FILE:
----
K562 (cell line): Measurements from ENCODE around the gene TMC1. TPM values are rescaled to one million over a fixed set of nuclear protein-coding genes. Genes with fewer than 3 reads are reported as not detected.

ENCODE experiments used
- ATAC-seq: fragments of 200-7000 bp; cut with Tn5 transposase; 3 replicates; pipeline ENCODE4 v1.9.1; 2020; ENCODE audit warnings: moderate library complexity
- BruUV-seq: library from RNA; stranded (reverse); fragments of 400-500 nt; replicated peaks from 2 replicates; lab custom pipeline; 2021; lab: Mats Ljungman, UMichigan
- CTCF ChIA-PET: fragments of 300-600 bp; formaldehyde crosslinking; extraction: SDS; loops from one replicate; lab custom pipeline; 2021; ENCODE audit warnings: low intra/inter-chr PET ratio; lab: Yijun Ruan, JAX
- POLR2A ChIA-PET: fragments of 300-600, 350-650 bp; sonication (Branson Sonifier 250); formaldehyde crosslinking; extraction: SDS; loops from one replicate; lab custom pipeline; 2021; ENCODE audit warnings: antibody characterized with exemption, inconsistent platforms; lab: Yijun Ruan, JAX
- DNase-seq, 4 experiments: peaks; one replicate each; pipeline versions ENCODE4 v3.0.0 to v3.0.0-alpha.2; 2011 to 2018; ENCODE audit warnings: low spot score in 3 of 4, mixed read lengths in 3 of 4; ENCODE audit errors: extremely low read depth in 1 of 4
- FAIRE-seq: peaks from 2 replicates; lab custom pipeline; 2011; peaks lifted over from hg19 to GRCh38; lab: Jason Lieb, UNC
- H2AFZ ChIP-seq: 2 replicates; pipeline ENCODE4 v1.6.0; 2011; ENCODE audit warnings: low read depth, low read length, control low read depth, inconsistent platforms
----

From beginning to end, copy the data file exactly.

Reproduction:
K562 (cell line): Measurements from ENCODE around the gene TMC1. TPM values are rescaled to one million over a fixed set of nuclear protein-coding genes. Genes with fewer than 3 reads are reported as not detected.

ENCODE experiments used
- ATAC-seq: fragments of 200-7000 bp; cut with Tn5 transposase; 3 replicates; pipeline ENCODE4 v1.9.1; 2020; ENCODE audit warnings: moderate library complexity
- BruUV-seq: library from RNA; stranded (reverse); fragments of 400-500 nt; replicated peaks from 2 replicates; lab custom pipeline; 2021; lab: Mats Ljungman, UMichigan
- CTCF ChIA-PET: fragments of 300-600 bp; formaldehyde crosslinking; extraction: SDS; loops from one replicate; lab custom pipeline; 2021; ENCODE audit warnings: low intra/inter-chr PET ratio; lab: Yijun Ruan, JAX
- POLR2A ChIA-PET: fragments of 300-600, 350-650 bp; sonication (Branson Sonifier 250); formaldehyde crosslinking; extraction: SDS; loops from one replicate; lab custom pipeline; 2021; ENCODE audit warnings: antibody characterized with exemption, inconsistent platforms; lab: Yijun Ruan, JAX
- DNase-seq, 4 experiments: peaks; one replicate each; pipeline versions ENCODE4 v3.0.0 to v3.0.0-alpha.2; 2011 to 2018; ENCODE audit warnings: low spot score in 3 of 4, mixed read lengths in 3 of 4; ENCODE audit errors: extremely low read depth in 1 of 4
- FAIRE-seq: peaks from 2 replicates; lab custom pipeline; 2011; peaks lifted over from hg19 to GRCh38; lab: Jason Lieb, UNC
- H2AFZ ChIP-seq: 2 replicates; pipeline ENCODE4 v1.6.0; 2011; ENCODE audit warnings: low read depth, low read length, control low read depth, inconsistent platforms